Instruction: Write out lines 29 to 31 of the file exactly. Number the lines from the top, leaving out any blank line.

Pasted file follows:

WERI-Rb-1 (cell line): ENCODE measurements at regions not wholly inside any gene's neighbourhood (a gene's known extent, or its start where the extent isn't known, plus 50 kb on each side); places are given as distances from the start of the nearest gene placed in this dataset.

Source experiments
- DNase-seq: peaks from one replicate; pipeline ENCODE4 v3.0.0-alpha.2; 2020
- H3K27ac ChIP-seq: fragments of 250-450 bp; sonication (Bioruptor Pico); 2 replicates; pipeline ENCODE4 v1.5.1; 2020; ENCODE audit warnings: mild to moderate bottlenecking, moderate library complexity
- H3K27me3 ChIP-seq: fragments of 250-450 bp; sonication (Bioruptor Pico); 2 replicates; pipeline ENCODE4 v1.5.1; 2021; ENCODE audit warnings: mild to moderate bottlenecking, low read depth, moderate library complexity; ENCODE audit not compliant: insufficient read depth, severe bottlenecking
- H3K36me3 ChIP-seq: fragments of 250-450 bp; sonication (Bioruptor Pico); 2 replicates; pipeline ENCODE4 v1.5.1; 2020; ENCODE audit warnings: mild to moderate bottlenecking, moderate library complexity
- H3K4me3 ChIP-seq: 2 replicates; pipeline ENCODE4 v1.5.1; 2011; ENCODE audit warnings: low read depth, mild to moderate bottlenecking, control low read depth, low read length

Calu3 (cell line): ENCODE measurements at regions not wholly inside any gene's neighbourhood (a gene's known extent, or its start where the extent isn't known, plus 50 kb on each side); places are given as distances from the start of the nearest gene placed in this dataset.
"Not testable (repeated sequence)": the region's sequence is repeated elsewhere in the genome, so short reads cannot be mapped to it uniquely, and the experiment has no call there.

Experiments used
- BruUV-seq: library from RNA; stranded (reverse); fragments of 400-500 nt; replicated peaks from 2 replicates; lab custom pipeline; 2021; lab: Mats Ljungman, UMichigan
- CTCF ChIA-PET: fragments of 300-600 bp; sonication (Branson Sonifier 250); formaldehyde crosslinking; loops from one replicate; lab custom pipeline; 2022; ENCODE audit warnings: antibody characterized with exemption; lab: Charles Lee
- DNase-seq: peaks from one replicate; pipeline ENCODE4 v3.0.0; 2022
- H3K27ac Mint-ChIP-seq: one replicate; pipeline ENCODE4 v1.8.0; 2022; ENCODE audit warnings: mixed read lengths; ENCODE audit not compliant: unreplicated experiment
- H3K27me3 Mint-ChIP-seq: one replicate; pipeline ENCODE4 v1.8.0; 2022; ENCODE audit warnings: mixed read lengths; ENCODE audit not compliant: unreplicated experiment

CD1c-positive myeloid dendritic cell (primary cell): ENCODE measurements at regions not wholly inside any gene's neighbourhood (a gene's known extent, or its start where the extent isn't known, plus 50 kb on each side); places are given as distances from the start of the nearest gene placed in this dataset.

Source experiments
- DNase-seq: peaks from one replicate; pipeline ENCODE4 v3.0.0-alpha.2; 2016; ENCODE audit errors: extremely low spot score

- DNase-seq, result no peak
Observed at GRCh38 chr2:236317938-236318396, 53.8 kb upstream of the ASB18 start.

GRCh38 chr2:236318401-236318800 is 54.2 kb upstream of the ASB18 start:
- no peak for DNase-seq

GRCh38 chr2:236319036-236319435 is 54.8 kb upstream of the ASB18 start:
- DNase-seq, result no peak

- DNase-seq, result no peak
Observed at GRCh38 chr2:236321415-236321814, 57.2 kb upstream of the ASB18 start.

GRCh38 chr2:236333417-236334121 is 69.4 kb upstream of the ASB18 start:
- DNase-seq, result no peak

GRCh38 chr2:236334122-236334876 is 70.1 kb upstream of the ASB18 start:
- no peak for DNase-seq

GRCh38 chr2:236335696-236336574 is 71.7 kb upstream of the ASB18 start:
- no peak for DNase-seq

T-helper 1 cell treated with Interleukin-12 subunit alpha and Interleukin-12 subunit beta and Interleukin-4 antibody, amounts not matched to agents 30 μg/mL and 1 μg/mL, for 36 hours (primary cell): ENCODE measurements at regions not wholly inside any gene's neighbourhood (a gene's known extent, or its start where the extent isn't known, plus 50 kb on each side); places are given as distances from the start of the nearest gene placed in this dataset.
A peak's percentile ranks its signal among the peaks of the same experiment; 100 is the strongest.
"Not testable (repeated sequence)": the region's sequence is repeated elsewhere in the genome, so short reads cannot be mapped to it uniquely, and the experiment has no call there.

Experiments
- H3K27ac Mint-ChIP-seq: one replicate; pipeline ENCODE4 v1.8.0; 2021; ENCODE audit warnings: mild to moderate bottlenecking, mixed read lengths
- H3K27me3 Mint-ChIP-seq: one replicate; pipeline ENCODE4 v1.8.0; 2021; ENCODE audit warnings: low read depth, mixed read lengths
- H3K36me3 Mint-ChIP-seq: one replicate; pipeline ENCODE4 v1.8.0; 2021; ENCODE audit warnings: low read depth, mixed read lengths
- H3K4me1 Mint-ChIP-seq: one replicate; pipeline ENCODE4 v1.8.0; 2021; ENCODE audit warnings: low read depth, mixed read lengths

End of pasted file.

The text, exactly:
GRCh38 chr2:236334122-236334876 is 70.1 kb upstream of the ASB18 start:
- no peak for DNase-seq

GRCh38 chr2:236335696-236336574 is 71.7 kb upstream of the ASB18 start: